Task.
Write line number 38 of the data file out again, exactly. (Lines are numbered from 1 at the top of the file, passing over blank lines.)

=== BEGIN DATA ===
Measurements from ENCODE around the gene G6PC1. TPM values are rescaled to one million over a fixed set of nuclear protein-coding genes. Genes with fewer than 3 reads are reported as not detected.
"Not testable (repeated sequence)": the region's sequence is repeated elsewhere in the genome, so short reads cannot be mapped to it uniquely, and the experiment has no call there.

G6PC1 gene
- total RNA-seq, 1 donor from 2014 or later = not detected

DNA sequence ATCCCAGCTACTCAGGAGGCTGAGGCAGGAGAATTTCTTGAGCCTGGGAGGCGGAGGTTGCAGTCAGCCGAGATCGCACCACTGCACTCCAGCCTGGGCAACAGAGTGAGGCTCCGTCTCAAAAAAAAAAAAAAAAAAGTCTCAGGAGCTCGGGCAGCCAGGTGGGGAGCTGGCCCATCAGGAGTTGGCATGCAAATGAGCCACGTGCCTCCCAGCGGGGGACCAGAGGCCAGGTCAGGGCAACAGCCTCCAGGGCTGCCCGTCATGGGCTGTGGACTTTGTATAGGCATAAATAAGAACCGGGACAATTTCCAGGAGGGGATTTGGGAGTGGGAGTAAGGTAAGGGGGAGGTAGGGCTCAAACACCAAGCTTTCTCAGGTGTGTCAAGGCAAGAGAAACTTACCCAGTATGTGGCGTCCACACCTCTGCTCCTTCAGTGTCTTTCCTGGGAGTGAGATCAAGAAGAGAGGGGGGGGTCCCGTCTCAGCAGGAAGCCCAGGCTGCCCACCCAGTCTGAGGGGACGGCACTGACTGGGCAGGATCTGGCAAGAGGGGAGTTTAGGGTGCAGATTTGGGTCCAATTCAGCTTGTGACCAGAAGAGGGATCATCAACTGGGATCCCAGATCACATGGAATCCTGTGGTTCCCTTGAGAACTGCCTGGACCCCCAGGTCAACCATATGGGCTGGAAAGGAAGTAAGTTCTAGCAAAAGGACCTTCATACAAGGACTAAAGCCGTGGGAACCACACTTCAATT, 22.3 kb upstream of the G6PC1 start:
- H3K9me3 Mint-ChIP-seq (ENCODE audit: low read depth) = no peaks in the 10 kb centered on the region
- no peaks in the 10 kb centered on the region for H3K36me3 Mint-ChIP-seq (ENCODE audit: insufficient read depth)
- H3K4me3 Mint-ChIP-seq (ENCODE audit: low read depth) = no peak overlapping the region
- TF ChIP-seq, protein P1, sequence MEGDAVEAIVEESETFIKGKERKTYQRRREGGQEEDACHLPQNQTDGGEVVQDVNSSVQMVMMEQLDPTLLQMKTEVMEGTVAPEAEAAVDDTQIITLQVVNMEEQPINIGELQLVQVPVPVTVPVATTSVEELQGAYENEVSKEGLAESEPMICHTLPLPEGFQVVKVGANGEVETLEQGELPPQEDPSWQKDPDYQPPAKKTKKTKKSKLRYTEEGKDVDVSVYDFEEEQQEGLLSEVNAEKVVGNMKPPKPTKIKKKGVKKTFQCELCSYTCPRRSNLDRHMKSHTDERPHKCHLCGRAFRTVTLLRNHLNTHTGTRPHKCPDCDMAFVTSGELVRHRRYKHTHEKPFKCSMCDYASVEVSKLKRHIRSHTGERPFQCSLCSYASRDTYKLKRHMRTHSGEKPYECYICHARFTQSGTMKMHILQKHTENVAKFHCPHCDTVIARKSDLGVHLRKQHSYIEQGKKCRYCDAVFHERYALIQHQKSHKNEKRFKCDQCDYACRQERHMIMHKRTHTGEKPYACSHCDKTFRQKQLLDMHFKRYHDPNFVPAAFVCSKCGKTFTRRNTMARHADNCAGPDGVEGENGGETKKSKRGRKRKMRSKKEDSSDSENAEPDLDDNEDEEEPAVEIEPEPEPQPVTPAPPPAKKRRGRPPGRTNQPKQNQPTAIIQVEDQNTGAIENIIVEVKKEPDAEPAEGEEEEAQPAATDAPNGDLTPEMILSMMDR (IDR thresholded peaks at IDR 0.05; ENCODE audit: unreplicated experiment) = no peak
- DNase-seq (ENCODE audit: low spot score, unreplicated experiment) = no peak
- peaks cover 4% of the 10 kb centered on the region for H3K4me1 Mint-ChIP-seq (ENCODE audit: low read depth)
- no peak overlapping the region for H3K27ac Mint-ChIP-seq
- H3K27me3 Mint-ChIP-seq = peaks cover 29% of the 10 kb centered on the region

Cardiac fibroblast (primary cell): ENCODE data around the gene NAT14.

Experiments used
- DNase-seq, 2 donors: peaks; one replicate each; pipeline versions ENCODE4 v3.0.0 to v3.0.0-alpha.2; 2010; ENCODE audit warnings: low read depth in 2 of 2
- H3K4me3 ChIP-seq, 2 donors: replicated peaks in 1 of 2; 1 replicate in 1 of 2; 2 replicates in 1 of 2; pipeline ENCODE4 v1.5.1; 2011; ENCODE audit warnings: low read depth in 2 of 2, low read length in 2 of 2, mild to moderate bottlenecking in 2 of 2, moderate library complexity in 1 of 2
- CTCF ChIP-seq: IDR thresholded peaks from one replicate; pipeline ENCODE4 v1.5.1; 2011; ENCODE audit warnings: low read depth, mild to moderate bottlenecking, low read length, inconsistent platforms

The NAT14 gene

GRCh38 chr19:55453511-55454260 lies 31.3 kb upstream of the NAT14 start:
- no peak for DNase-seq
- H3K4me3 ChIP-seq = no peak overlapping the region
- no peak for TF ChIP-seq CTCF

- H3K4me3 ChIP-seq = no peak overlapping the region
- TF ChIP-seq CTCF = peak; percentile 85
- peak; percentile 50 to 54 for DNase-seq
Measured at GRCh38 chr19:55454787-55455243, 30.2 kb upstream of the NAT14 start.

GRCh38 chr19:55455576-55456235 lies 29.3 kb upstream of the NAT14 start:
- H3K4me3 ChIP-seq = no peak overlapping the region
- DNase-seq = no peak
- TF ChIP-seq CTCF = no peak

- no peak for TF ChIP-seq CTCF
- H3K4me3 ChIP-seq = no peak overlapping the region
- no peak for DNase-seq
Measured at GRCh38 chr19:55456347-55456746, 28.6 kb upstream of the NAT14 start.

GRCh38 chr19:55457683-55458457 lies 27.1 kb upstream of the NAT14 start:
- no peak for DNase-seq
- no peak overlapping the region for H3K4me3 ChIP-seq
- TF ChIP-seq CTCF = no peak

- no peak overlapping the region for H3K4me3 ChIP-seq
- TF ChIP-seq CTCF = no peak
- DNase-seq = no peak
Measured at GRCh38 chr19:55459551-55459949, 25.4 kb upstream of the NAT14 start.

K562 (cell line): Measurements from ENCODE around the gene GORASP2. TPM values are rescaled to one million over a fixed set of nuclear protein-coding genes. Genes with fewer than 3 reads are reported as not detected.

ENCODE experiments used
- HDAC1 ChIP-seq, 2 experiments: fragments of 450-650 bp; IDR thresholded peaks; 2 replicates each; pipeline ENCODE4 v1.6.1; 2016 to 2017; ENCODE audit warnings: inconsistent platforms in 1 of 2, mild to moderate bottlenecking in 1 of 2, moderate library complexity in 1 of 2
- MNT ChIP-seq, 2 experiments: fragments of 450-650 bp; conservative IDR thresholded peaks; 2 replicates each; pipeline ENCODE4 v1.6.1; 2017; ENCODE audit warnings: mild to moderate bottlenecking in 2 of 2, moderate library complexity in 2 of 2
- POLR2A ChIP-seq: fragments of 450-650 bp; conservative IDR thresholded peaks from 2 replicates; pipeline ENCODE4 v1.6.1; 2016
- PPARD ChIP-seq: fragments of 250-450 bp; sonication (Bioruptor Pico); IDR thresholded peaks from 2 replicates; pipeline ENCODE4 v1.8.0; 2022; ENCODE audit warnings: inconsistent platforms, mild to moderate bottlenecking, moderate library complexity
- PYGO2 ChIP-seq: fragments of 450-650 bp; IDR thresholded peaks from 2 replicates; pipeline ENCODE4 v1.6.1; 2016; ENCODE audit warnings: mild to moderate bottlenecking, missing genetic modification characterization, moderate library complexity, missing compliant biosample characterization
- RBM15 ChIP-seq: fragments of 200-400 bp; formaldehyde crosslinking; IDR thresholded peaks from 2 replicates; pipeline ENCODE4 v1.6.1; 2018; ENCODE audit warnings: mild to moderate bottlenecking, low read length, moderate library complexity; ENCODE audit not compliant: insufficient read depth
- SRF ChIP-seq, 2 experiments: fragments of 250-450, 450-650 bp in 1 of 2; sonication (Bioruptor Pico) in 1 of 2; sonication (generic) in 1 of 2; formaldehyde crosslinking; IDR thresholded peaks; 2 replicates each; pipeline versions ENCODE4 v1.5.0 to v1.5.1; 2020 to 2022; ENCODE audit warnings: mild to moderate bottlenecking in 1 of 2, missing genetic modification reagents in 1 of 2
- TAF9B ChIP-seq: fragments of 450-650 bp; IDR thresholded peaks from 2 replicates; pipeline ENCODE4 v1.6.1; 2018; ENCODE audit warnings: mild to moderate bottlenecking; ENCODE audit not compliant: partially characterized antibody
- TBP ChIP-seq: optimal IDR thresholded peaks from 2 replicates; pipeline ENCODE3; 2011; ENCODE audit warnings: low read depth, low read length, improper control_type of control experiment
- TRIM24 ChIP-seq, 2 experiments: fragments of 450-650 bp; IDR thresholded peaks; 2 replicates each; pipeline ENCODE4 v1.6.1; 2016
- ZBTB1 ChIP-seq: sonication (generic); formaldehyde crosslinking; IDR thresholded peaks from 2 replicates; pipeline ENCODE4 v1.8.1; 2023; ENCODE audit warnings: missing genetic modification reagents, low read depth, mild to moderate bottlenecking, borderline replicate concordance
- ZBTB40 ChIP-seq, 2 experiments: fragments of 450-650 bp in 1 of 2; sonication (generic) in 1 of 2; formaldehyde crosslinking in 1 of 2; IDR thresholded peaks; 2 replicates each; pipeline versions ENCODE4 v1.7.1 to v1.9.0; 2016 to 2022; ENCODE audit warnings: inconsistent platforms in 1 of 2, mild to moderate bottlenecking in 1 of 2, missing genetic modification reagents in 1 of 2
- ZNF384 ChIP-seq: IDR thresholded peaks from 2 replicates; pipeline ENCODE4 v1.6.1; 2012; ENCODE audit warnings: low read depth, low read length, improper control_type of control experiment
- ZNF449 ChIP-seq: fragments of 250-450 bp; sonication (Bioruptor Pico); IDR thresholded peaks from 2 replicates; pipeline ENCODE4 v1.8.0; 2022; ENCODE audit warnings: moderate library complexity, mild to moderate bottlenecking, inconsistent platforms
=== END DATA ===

- no peak overlapping the region for H3K4me3 ChIP-seq